Justin Langlois is 10 days shy of his 18th birthday. Instead of planning a celebration, he's in court, recounting sexual abuse he suffered as a child at the hands of his paternal uncle Casey Langlois.
Although it is WCAX News policy not to identify the victims of sexual assault, this victim requested we show his face and use his name. He hopes others will learn from his tragedy.
Justin was raped more than 50 times over 14 months in unimaginable ways.
"This is the dog collar he had on me. He took pictures of me with it on," Justin said.
In 2006, Casey Langlois was convicted and is still in jail. But Justin wanted to hold school officials accountable for not stopping the abuse. He filed a civil lawsuit against the Washington South Supervisory Union, the Roxbury Village School and several former school employees, claiming they failed to report the abuse. The case lasted less than a week.
"In a nutshell the case is over and I'll tell you why," Judge Geoffrey Crawford said. "The school district, through its insurers, offered Justin Langlois a million dollars to settle the case."
Justin's attorneys say administrators at the Roxbury Village School learned about Justin's abuse and failed to report it; a decision they say could have saved the then fourth-grader from 14 more months of sexual abuse.
"One little phone call, one little suspicion could save a child from being abused again," Justin said.
"It's a real tragedy that this happened to this boy," said Amedeo David Santi, who was on the school board at the time.
Santi says Principal John LaRock's failure to report the sexual abuse is inexcusable.
"He knew full well that this needed to be reported immediately... any sane decent human being would have reported immediately and put a stop to it," Santi said.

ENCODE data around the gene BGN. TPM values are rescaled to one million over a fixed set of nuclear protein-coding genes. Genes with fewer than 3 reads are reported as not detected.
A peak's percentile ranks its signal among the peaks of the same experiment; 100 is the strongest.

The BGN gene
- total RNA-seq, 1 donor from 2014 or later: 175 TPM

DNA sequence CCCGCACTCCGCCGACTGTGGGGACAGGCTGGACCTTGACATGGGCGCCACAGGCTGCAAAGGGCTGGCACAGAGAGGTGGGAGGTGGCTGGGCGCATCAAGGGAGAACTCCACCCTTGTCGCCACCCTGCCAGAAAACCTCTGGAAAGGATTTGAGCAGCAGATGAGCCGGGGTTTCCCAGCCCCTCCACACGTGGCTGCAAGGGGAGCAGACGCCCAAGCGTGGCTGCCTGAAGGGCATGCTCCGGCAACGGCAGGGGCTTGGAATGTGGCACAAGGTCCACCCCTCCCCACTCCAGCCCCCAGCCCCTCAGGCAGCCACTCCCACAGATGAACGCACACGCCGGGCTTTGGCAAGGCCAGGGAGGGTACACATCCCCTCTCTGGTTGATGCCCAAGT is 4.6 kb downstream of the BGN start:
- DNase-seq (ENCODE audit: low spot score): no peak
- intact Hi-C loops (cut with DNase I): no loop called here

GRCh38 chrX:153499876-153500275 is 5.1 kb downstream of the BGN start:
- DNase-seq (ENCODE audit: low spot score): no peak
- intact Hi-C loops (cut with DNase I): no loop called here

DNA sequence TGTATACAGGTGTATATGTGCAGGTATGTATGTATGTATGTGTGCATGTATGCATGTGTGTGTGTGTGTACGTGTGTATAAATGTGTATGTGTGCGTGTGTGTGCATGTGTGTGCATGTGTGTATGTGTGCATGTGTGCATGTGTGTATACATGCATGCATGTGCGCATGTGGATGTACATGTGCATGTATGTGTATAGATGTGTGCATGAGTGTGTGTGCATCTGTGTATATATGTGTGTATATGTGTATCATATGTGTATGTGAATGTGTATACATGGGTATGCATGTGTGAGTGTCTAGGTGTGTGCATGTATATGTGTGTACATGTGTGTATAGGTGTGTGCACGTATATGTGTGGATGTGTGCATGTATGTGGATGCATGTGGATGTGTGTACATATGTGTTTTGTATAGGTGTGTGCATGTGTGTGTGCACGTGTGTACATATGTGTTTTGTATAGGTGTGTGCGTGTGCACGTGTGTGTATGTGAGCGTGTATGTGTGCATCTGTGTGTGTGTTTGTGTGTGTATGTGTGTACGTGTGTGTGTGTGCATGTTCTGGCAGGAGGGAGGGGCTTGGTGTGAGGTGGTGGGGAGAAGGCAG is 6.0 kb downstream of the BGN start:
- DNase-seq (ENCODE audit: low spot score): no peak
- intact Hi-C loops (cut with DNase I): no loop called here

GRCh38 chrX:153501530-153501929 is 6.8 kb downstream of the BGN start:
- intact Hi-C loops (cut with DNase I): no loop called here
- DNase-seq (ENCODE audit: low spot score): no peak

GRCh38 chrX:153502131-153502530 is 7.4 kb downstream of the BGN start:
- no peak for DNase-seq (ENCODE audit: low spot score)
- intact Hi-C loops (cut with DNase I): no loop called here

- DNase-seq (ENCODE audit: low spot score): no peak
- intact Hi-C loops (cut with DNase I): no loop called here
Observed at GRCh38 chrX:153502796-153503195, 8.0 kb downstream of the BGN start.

But LaRock denies these allegations. He says he did not have sufficient information to report child abuse.
In court, after the settlement was announced, Justin requested to address the jury. He says as a result of the ongoing abuse he has become a sex offender himself and spent 20 months in a residential treatment facility. He calls that period of his life therapeutic and says he is trying to turn his life around.
"Yes, this happened to me. I'm not going to dwell on it and think that that's all my life is about," he said. "I'm trying to show people that yes, bad things happen to people, but that doesn't make them bad people."
The current superintendant of schools, Michele Fagan, issued a statement but refused to answer any further questions.
"None of the defendants were found liable to Justin," Fagan said. "The settlement was reached to put an end to a disputed claim and allow Justin to move forward in his life. We wish him every success."
Justin said he wanted to address the jury and the media to make sure his story is heard. He hopes his case will draw more attention to the state's mandatory reporting laws. He also wants lawmakers to pass an amendment to the law requiring that mandated reporters receive annual training.
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